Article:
Before we began our trip I wondered if we could truly make a difference in two short weeks. What we found is that yes, we did make a difference. We came to Guatemala to build two homes, but we experienced so much more; we saw so much more.
We made a difference by hosting the medical clinic; people who don’t have access to medical care were assessed and provided with information, basic health care, and medications. People who can’t afford clothing were given clothes. People who are struggling to exist were shown that others care.
We made a difference to some of the prostitutes. They were provided with a meal and with care packages. These ladies who are often shunned, were shown love and acceptance.
We made a difference to the sponsor families. As we visited with them we took them clothing, linens and toys. Some came to the base to learn a craft and to pick up food packages. All were shown love and acceptance.
We made a difference to Maria and her family. Maria lived with her daughter, son-in-law and children; only days before we arrived in Guatemala Maria’s son-in-law was murdered. The team reached out and visited the family, taking supplies and toys. The porch on the home was ready to collapse; the men on the team tore it down and rebuilt a new one. On one home visit we brought the children back to the clinic and tended to their problems. The little boy had fallen and scabbed his knee – five days later it was very infected. The little girl’s nose was filled with dried blood and she had sores on her face that were becoming infected. Neither of the children were eating, their intestinal problems likely due to parasites. At a time when this family was grieving, and was unable to meet basic needs, food, clothing, shelter and health care was provided. This support meant so much to the family.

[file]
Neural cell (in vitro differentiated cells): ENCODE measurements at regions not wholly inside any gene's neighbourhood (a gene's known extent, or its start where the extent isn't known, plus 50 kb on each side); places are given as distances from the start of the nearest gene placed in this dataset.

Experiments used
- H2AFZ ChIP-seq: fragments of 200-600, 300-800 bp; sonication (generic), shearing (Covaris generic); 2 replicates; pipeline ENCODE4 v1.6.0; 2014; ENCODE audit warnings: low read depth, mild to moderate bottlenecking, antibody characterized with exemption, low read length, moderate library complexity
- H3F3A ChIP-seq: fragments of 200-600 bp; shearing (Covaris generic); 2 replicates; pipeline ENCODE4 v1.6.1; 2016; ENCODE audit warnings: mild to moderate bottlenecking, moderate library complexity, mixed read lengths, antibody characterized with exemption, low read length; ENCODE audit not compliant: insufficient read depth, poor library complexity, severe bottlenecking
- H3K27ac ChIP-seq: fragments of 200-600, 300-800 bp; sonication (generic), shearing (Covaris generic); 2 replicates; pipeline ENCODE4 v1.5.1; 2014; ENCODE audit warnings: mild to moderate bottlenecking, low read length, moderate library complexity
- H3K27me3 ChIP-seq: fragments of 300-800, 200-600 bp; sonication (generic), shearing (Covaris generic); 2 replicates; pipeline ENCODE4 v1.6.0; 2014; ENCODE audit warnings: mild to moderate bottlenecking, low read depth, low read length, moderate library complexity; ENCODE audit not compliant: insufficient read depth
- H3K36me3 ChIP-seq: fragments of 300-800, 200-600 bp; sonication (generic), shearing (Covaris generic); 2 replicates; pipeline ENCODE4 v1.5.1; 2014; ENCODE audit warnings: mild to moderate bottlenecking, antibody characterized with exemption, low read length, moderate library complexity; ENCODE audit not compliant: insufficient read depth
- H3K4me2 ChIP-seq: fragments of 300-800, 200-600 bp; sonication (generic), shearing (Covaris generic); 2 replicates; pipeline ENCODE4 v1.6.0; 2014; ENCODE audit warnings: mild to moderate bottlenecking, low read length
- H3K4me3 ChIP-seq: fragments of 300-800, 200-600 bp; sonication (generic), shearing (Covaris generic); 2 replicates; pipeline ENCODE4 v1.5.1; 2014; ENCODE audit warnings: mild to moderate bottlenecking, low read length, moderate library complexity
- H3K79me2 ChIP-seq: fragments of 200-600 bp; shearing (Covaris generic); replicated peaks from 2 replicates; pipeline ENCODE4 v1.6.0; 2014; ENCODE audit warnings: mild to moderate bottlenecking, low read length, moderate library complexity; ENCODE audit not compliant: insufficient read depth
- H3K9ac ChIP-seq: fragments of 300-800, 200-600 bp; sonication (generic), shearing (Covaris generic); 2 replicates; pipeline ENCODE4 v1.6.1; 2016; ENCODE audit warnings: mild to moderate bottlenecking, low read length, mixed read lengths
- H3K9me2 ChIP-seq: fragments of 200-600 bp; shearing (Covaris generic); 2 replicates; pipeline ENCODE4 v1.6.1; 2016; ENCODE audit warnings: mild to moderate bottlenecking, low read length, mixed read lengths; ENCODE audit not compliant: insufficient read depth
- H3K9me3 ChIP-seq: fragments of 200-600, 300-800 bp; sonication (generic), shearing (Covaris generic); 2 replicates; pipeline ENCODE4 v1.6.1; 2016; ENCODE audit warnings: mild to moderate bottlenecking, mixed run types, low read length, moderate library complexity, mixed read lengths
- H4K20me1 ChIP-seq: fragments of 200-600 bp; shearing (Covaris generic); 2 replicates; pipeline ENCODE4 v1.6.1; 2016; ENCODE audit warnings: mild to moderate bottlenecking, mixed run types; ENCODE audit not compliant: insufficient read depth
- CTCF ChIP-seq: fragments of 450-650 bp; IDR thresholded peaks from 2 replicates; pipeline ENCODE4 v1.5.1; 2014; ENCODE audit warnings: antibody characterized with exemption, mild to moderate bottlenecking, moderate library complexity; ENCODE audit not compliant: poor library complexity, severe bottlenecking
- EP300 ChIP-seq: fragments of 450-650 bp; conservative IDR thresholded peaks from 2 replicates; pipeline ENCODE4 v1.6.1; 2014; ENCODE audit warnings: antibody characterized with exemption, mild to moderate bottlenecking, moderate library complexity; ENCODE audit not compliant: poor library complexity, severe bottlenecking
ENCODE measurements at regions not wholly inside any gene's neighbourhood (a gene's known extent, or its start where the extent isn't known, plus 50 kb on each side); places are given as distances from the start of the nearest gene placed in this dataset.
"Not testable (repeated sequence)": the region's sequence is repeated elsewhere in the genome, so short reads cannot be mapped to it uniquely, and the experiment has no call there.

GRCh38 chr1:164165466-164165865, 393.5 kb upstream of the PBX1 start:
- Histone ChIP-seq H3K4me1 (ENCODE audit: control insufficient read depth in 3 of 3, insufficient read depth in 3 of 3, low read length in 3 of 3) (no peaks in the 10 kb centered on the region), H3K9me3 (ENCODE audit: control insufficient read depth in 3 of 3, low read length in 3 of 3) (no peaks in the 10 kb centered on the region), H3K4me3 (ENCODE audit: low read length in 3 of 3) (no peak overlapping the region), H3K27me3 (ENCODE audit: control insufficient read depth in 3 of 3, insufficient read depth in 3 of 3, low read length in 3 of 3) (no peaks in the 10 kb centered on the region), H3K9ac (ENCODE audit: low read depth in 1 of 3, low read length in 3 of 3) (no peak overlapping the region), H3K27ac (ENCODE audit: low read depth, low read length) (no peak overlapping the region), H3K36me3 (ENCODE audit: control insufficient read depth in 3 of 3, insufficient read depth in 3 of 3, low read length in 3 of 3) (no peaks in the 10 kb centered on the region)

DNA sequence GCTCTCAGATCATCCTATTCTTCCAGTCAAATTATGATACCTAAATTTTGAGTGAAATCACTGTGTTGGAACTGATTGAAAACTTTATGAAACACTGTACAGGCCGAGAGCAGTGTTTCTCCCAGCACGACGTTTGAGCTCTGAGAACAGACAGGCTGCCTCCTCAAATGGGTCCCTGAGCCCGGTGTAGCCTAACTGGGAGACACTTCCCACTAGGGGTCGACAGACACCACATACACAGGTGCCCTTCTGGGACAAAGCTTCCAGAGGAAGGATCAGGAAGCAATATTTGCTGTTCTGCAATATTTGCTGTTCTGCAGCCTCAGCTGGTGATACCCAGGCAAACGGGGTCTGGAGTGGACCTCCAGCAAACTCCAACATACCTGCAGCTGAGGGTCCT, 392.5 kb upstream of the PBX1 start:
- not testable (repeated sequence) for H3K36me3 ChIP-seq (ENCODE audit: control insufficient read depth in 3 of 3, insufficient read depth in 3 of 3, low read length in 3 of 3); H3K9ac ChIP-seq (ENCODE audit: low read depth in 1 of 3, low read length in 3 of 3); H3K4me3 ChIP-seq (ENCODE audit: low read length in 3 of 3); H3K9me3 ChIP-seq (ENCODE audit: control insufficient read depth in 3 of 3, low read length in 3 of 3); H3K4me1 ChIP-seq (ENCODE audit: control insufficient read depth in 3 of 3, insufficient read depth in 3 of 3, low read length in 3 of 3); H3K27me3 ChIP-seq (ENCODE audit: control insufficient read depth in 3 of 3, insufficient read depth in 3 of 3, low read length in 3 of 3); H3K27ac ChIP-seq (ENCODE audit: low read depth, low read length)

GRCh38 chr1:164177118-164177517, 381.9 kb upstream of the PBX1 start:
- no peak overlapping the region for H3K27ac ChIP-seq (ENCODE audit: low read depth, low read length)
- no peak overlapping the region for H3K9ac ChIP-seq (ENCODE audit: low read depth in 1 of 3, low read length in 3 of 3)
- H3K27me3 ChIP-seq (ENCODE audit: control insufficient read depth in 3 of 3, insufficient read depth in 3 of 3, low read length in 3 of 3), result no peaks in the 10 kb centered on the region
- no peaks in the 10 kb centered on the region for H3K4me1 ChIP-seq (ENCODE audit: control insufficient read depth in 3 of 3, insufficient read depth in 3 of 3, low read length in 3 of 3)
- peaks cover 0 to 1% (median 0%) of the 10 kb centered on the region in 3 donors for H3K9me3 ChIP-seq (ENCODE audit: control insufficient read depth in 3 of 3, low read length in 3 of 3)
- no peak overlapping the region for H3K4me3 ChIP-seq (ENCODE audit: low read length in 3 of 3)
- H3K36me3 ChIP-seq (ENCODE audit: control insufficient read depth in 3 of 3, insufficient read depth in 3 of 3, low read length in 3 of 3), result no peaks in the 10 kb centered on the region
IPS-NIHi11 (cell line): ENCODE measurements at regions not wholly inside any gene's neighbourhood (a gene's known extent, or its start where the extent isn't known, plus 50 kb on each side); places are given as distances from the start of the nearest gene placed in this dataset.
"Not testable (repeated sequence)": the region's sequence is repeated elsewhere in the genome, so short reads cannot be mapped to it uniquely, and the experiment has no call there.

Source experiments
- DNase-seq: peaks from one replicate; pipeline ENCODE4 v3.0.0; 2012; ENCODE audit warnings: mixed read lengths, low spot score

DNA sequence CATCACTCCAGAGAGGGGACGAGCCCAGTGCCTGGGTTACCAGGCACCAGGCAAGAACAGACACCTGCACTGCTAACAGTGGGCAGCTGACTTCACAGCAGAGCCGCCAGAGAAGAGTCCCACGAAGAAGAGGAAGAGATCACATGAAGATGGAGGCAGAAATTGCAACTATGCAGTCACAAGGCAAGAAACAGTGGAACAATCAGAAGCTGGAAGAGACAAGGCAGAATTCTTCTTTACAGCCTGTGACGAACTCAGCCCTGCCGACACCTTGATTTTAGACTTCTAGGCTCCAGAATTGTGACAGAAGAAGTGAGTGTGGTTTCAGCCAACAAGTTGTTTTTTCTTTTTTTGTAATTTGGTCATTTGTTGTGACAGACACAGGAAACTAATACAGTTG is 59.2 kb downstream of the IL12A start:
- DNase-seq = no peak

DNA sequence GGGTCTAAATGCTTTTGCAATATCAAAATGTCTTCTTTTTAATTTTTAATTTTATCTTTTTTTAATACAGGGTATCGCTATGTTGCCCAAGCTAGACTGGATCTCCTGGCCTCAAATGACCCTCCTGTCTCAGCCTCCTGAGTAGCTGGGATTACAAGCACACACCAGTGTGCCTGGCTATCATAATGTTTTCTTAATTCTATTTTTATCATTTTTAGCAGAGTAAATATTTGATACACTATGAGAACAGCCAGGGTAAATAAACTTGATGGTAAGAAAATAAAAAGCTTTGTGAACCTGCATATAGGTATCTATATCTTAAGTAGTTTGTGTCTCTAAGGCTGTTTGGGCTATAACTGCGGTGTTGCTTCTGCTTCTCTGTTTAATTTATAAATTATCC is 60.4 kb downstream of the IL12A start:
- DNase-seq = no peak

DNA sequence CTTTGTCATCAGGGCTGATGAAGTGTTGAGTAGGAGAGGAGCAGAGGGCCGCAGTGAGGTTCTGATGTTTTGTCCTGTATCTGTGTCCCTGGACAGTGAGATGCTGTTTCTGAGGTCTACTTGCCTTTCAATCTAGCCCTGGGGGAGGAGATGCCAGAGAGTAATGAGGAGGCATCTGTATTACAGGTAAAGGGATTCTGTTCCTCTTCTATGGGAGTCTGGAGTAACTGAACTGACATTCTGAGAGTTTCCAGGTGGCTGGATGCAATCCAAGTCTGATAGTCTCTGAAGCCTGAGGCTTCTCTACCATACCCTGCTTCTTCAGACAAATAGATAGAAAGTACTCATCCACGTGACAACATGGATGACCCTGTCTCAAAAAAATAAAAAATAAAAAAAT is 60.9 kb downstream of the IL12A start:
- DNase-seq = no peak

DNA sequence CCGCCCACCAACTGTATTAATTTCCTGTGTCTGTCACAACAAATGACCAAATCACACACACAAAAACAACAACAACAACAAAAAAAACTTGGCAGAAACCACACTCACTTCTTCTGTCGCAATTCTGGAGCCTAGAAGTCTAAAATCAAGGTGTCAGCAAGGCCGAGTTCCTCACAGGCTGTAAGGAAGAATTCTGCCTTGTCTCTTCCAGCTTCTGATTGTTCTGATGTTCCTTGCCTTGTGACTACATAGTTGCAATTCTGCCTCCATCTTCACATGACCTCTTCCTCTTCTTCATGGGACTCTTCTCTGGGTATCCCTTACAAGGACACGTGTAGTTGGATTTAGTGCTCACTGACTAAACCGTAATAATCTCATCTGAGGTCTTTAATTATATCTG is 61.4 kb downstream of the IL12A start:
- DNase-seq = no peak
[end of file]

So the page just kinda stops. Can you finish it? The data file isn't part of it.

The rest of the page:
We made a difference to the Casa Esperanza children. We played with them, hugged them, and developed relationships with them. Sonja, one of the older girls gave us thank-you letters expressing her gratitude; the hugs from all the children as we said our good-byes touched our hearts.
We made a difference to the members of the community. Many thanked us for coming, for helping the community, for caring, for making a difference.
And we will make a difference to the lives of the families who will eventually move into the two homes that we raised money for and built. So yes, we did make a difference.
The trip also made a difference in each one of us. We came to Guatemala to build two homes, but the experiences we had touched our hearts. As we go back home, we have a choice to make. We can say “that was a good trip” and leave it at that, or we can say “we want to continue to make a difference”. I hope we don’t forget our experiences; I hope we continue to make a difference. I hope more people choose to make a difference in whatever way they can, for there is definitely no shortage of needs.